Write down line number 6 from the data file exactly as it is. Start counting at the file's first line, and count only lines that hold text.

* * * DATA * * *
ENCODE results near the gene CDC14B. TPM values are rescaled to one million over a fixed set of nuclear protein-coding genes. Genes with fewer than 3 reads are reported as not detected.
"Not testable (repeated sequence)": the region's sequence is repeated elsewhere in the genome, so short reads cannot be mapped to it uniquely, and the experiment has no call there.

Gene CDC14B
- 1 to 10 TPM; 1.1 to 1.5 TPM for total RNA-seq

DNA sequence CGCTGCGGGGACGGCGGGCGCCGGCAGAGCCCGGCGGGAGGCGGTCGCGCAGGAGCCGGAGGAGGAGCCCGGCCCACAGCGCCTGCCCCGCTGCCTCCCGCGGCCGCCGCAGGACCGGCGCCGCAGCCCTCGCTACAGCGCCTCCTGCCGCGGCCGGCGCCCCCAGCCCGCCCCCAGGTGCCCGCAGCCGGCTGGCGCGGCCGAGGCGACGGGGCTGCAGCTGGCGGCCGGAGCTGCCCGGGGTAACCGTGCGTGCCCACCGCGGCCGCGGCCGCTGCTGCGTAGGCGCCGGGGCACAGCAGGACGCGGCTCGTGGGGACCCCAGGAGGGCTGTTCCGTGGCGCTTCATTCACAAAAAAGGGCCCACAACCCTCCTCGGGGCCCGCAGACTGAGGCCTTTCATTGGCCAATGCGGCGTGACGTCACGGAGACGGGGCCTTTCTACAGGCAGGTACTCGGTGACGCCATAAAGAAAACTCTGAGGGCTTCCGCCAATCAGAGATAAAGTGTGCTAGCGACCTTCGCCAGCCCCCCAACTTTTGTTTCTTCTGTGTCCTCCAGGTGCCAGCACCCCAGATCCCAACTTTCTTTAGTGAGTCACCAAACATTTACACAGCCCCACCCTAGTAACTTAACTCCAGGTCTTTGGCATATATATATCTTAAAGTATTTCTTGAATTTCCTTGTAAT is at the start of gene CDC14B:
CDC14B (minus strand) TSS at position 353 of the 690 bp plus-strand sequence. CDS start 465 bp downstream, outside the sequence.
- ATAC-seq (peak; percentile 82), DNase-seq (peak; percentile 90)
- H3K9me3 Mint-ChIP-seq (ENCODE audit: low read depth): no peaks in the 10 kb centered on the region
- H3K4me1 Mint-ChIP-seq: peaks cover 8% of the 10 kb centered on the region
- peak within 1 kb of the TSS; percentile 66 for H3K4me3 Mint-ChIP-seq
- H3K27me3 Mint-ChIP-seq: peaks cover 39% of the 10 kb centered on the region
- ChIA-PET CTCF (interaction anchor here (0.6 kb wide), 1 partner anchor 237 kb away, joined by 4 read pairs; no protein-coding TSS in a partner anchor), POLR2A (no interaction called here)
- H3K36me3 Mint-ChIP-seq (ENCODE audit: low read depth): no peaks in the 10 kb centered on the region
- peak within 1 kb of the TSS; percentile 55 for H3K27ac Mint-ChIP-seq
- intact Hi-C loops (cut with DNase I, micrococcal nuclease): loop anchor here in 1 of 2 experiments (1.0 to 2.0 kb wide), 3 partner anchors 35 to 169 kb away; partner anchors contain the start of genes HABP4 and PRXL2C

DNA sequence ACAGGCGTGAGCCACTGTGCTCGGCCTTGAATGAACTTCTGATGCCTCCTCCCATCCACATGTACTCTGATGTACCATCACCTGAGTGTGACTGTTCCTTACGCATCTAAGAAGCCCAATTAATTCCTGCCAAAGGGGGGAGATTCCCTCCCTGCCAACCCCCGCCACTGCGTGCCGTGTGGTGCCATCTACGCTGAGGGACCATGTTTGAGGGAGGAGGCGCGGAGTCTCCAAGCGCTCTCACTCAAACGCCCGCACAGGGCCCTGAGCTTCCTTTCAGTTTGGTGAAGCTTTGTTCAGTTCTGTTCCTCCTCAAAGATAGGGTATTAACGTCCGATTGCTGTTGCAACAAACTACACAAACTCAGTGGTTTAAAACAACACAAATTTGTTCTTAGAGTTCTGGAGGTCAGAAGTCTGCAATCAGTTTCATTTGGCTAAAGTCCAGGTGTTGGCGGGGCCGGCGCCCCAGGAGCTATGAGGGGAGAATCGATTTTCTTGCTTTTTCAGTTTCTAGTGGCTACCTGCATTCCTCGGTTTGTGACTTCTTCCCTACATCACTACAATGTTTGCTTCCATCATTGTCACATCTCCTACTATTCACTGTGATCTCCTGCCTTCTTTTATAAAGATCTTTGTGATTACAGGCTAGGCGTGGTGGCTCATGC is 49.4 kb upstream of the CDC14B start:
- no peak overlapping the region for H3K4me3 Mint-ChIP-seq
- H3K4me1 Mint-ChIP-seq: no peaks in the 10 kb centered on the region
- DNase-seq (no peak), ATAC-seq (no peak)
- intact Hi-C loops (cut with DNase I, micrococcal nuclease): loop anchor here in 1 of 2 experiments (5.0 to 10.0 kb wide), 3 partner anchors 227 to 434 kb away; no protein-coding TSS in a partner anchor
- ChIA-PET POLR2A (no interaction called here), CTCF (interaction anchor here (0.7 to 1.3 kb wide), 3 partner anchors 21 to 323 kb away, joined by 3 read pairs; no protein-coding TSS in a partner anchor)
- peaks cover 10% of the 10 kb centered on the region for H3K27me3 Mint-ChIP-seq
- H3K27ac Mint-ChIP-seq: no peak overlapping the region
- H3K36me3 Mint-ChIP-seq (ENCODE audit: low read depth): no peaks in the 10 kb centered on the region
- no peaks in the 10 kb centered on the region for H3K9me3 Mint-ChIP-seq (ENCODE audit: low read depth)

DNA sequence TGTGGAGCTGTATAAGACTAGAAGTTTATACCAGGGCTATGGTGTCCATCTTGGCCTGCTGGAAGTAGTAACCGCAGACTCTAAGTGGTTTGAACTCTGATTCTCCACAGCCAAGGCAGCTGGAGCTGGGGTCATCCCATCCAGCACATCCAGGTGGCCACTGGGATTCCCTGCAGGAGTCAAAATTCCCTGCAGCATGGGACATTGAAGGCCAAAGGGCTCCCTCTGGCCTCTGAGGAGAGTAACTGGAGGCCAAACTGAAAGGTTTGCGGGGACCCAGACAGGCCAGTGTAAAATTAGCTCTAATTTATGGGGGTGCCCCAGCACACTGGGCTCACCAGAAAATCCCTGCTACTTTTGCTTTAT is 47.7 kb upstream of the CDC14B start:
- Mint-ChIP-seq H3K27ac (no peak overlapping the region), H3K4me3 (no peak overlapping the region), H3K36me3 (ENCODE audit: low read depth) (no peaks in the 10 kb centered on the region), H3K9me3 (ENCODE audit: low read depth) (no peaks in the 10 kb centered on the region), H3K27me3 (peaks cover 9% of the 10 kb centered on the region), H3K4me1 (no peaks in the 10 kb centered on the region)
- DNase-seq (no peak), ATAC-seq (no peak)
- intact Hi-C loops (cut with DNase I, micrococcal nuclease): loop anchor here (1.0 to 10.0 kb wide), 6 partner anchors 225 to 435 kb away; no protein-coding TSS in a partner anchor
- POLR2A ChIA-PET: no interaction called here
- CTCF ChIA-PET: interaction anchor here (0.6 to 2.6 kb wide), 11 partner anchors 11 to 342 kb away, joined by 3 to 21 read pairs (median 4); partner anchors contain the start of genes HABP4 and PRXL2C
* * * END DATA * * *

CDC14B (minus strand) TSS at position 353 of the 690 bp plus-strand sequence. CDS start 465 bp downstream, outside the sequence.